Raahil Chopra
May 05, 2022

Goafest 2022: We need to stop seeing things like a sales person of a shop being beaten up – Piyush Pandey

Pandey was in discussion with Rohit Kumar Singh, secretary (CA), Ministry of Consumer Affairs and Food Distribution, at Goafest 2022

Goafest 2022: We need to stop seeing things like a sales person of a shop being beaten up – Piyush Pandey
Day one of Goafest 2022, saw Rohit Kumar Singh, secretary (CA), Ministry of Consumer Affairs and Food Distribution, and Piyush Pandey, chairperson – global creative, and executive chairperson – India, Ogilvy, discuss creativity and consumer protection, and whether there’s a conflict between the two.
 
The talk was moderated by Subhash Kamath, chairperson, ASCI.
 
Setting the context for the talk, Kamath, stated, “Creativity doesn’t like boundaries. We are constantly talking about using creativity to push the envelope and create new boundaries. But then, consumer protection comes in, calling for guard rails.”
 
He followed that by asking the two whether this causes a conflict.
 
Singh shared that there was no conflict and the only thing that creativity shouldn't be for, is to mislead the consumer.
 
He said, “The only time we intervene is when the consumer is getting fooled. That’s when it’s not cool.”
 
Pandey said that agencies need to use creativity in a way that it does justice to the client, as well as the consumer. “We are commercial artists. Someone’s paying for this. You can use creativity to push the boundary, but you can’t use it and jump out of the stadium. If you cannot show a piece of communication to your family, then you shouldn’t show it to anyone.”
 
Singh then revealed the top priority of the ministry, which was to put an end to misleading advertisers.
 
He shared, “There’s a toothpaste that claimed it was number one in the world. We questioned who gave it that position. Then, a shirt company stated that one can wear it and not get coronavirus. Similarly, a spectacles company said it can improve one’s vision. This is not acceptable.”
 
Singh also added that these misleading advertisers were penalised.
 
“We don’t want one to fool the consumer. The advertising paradigm has changed in the last four-five years. In this paradigm, customer acquisition is the key. The consumer’s interest is compromised and that’s concerning."
 
Data
 
Kamath then quizzed the two speakers about how brands are using consumer data to create targeted marketing and whether that could be stopped.
 
Singh stated that the Government is working on the data protection bill, to be passed soon. After this, unless the consumer has allowed a platform to use his/her data, no one can use it.
 
He added that the Ministry is also looking to serve notices to companies like Ola and Uber, for having a differential pricing for consumers and unclear cancellation charges.
 
Singh was also concerned about the number of e-commerce platforms misleading consumers.
 
He said, “In the last four to five years, the complaints about e-commerce platforms have increased from 8% to 44%. That proves there’s something wrong.”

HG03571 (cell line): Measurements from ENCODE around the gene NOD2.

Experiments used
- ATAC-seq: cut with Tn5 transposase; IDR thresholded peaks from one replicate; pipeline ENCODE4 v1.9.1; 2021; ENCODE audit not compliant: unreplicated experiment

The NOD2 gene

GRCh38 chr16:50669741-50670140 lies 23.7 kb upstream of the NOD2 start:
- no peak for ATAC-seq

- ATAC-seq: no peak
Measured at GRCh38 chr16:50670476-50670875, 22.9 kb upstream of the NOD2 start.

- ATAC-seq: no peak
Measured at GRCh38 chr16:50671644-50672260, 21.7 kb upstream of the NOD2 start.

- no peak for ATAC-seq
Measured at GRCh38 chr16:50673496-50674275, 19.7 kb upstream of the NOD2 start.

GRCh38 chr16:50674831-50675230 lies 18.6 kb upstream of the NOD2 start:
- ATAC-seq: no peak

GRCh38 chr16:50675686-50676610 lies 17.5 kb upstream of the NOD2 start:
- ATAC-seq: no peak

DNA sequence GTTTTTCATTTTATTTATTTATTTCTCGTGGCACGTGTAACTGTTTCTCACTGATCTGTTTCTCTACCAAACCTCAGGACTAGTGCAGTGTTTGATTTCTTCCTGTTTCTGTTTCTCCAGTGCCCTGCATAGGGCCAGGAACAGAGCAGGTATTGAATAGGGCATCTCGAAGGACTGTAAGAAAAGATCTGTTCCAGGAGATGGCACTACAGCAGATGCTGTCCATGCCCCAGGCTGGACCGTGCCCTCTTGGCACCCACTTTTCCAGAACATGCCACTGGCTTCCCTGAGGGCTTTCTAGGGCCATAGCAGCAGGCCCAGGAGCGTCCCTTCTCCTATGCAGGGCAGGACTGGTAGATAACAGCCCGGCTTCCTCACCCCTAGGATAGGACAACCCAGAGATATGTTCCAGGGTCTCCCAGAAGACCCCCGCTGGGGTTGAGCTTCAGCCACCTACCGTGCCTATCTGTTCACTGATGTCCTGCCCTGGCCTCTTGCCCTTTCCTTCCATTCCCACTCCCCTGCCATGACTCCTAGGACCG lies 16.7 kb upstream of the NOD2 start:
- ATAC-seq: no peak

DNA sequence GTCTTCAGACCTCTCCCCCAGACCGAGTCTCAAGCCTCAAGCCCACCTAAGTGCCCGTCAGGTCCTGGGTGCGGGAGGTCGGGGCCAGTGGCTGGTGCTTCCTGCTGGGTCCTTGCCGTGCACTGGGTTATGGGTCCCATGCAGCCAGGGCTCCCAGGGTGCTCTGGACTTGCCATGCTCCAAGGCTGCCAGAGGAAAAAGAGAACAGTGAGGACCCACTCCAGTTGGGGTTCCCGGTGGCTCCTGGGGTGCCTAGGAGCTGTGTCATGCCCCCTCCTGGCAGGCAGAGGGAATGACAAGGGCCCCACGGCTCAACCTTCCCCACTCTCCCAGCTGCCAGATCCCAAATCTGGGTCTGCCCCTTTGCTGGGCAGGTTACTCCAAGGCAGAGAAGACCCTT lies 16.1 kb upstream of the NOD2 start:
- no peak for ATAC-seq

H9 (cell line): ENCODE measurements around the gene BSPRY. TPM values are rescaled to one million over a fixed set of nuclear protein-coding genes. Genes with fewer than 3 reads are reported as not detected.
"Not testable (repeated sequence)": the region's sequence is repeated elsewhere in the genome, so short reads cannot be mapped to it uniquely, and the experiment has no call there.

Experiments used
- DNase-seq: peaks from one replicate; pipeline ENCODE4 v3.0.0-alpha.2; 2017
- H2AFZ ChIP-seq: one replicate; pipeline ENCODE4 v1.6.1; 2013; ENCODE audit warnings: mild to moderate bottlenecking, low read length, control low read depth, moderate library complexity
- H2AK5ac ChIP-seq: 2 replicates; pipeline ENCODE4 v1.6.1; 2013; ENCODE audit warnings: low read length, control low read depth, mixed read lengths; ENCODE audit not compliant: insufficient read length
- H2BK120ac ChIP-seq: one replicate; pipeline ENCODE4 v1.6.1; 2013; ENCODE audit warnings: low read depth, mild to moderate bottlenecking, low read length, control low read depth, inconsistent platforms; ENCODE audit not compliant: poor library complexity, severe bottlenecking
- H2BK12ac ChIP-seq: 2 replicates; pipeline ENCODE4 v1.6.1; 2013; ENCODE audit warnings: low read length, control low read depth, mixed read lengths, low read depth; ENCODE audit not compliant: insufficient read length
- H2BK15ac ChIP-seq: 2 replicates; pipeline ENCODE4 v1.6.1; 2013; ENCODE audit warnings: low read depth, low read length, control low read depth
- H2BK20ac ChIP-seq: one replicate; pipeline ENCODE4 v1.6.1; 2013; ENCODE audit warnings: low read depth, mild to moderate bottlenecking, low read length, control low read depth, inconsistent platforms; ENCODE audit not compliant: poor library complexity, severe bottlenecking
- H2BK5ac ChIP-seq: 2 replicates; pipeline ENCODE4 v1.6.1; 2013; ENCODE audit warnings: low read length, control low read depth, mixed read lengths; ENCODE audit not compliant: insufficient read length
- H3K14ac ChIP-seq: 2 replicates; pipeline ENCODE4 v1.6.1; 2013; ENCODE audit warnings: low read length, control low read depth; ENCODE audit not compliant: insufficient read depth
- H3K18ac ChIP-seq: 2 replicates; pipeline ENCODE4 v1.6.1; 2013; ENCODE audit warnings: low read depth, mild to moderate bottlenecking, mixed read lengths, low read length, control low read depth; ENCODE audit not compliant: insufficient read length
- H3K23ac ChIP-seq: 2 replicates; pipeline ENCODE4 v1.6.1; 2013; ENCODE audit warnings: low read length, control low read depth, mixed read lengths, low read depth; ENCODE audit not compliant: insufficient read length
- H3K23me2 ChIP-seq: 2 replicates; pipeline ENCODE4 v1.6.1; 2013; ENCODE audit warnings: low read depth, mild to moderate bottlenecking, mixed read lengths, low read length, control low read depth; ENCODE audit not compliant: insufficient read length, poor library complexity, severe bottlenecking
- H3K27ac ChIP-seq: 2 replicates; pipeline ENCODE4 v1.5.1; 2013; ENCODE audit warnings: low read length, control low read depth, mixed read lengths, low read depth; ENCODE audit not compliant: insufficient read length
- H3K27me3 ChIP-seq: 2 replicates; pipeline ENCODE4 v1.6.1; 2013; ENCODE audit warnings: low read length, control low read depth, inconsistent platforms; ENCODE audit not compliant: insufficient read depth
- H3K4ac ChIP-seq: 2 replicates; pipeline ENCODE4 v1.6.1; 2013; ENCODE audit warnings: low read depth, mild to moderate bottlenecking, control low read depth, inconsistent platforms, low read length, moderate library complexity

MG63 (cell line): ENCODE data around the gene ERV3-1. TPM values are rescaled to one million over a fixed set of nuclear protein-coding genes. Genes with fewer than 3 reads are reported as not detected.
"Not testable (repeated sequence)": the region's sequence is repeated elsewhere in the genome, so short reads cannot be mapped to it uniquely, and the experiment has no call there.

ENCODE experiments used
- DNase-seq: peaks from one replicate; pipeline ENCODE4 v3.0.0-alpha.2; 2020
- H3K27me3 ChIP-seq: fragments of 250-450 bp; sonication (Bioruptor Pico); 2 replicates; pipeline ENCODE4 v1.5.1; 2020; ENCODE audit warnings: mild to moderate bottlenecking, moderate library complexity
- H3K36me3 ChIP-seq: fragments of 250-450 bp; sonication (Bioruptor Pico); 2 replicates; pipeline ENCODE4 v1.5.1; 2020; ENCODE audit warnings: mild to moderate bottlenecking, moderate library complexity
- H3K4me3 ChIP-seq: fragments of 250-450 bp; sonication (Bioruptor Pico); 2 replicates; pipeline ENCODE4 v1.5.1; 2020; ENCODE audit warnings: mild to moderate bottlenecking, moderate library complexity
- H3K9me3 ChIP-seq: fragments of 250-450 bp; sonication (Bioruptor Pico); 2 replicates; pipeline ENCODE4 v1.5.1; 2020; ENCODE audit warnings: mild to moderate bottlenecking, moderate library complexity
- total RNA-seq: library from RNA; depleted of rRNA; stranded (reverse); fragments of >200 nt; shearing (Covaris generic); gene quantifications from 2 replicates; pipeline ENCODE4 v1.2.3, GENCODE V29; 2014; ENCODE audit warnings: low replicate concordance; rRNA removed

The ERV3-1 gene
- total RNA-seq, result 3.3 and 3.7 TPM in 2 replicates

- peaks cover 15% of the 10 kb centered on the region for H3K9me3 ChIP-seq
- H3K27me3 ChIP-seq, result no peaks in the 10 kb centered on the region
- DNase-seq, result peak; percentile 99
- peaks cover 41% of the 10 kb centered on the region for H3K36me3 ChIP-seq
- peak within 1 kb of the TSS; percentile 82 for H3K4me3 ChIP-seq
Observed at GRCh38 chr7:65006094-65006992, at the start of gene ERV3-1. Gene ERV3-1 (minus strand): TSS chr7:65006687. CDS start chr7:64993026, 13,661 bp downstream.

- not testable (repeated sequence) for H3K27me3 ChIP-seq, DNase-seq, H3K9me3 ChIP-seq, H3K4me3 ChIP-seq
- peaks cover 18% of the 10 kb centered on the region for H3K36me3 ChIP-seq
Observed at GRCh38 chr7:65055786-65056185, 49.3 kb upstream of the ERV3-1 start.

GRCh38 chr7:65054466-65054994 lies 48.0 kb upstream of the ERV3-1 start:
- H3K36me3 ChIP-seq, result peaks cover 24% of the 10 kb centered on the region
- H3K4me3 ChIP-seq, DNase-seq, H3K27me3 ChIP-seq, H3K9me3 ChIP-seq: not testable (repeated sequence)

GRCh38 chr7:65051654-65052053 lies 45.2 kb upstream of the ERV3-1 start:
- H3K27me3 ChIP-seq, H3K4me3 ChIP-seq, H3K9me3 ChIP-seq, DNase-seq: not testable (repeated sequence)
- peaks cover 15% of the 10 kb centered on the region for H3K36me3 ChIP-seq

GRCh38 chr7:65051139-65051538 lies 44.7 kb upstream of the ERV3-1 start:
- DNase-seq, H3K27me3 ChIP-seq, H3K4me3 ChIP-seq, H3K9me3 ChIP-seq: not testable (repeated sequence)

He added that one such complaint was against Amazon, and shared that the Ministry had advised the e-commerce company to correct the way it handles its grievances.
 
Pandey stated that creatives have to follow the laws of the land.
 
“As an industry, we want you (the Ministry) to make recommendations. We need to stop seeing things like a salesperson of a particular shop being beaten up. We need protection.”
 
Celebrity claims
 
Recently, celebrities have been in the news for either promoting harmful brands or making misleading claims.
 
The Government is responding to this by releasing its new advertising guidelines, which should be out in the next 10-15 daysaccording to Singh.
 
Giving a peek into the guidelines, Singh stated that it’s important for celebs to take responsibility.
 
“Celebrities need to have reasonable information about the product. They have to take responsibility and we can’t see them eating gutka when the law of the land doesn’t allow it. If they’re promoting cars, they need to have information about it,” he said.
 
However, Pandey disagreed about celebrities having to know everything about the cars they're endorsing. He said, “Car owners themselves don’t know the nitty-gritty of the product. The client need to bear the brunt of celebrities making such claims. However, the penalty goes to the advertiser instead."
 
Singh added that while many categories are misleading clients, the Government is specifically monitoring the ed-tech companies. “You can’t push children to go for tuition. If someone is endorsing it, the endorser has to do some amount of due diligence,” he said.
 
Pandey contradicted this by stating that the consumer isn’t an idiot and would not blindly send a child for tuition, just because a celebrity features in the ad.
 
He also touched upon the topic of celebrities endorsing multiple products. “In one IPL match, we see one celeb play five different roles. With this, they’re certain not to sell a product,” said Pandey.
 
The talk ended with a discussion on content creators – and how it’s not in the hands of only agencies and brands now.
 
Pandey stated that these content creators should be identified. 
 
“Identify those great creative minds, pay them handsomely and convert those creative into commerce,” he said.
 
Source:
Campaign India